Joe Tiller doesn't want any credit, even if everyone else in the Big Ten seems to want to give it to him.
When Tiller came to Purdue from Wyoming, he was one of the few coaches in the conference to utilize the spread offense, a pass-heavy, wide-open style.
He'd set up in a shotgun formation, stick one running back in the backfield and spread four receivers, sometimes five and nix the back, across the field.
He was countering the smash-mouth football so many of his opponents preferred.
He was "basketball on grass."
He was forcing defenses to scramble, trying to find ways to cover the entire field. They didn't have many answers.
Purdue was 33-16 in Tiller's first four seasons, which finished with trips to the Rose Bowl, two Alamo Bowls and the Outback Bowl.
"There's no question Joe deserves great credit in being an innovator as far as the spread offense is concerned," said Minnesota coach Tim Brewster, who was an assistant coach at Purdue with Tiller in the late 1980s. "He felt that was something Purdue needed to do to have success, and he was right."
Tiller appreciates the praise but doesn't necessarily believe it.
He said the Boilermakers in the late 1990s were part of a "trend." More specifically, at the front end of one: At least eight of the 11 teams in the league are expected to regularly use some kind of a spread offense this season.
"It's a sickness that has spread throughout the country now," Tiller said of the offense. "I call it Sissy Ball. You don't line up and hit anybody anymore. I cut my teeth on Wing-T football, and if you threw nine passes a game, that was a big deal."
In his first three seasons at Purdue, the Boilermakers threw the ball 60 percent of the time twice.
Purdue had what Wisconsin coach Bret Bielema called "coverage beaters," passing combinations and routes against certain defensive schemes that were nearly impossible to defend. Tiller essentially brought a short and intermediate passing game, the 3- to 12-yard routes, to the league, Bielema said. He said the Boilermakers utilize those routes just as well as any other team in the country.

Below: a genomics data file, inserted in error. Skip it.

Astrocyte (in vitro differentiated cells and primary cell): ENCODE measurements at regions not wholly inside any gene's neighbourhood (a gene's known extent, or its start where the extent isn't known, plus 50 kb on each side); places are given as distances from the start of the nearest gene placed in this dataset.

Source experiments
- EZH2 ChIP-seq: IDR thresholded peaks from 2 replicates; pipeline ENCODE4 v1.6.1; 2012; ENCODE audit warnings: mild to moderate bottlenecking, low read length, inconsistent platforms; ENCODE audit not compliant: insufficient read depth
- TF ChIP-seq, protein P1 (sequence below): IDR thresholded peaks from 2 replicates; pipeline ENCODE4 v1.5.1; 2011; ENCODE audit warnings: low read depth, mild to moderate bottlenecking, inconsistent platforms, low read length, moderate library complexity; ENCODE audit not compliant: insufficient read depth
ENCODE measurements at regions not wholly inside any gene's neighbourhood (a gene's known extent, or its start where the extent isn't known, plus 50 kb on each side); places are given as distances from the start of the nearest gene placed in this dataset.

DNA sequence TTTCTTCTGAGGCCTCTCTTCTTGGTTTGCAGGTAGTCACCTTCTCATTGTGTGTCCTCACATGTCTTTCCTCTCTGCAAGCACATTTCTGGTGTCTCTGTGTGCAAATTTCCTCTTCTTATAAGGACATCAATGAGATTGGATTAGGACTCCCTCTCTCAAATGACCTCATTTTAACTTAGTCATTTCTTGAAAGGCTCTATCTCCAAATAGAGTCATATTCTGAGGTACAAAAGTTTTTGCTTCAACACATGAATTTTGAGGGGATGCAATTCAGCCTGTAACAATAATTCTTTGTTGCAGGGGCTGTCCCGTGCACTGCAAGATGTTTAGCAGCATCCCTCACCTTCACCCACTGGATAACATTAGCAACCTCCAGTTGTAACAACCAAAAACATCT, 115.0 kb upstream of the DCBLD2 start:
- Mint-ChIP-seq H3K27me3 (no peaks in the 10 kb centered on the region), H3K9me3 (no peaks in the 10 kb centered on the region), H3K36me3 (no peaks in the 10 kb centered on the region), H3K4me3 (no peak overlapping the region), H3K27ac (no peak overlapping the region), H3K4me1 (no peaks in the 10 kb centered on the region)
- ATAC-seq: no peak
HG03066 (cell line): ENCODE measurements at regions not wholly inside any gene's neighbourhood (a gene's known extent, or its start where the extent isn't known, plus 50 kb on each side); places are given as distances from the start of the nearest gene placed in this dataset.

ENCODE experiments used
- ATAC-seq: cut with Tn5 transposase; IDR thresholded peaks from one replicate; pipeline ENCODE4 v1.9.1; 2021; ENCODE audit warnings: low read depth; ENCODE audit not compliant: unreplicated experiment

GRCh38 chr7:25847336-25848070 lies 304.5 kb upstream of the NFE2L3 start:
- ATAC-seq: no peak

"We came in the league and we saw the way people were defending us and every Monday we had to go to the hospital to get the grin removed from our face because we knew they weren't capable of defending the offense the way they were choosing to defend it," Tiller said.
The defenses mostly have caught up to the innovation now, Tiller said.
But that hasn't stopped teams from using the spread - they're just tweaking it. Purdue included.
Tiller installed some option plays from the spread two years ago, and new Michigan coach Rich Rodriguez is bringing his successful version of the spread from West Virginia.
Ohio State may even add more elements of the offense with freshman phenom quarterback Terrelle Pryor on campus.
Tiller may have been the man responsible for bringing the offense to the Big Ten, and he'll leave with the spread offense firmly established in the league.
"He brought a whole new concept to the Big Ten as to what we could do," said Penn State coach Joe Paterno, who is returning to the spread this season after two years of a more traditional offense. "Joe came in and started to open up offenses and created a lot of problems, and we in coaching are all people that are mimics. I think Joe did that, and he did it with a lot of class.
"I'm very, very fond of Joe Tiller. I think he's been somebody you like to see in college, and I'm sorry he's going."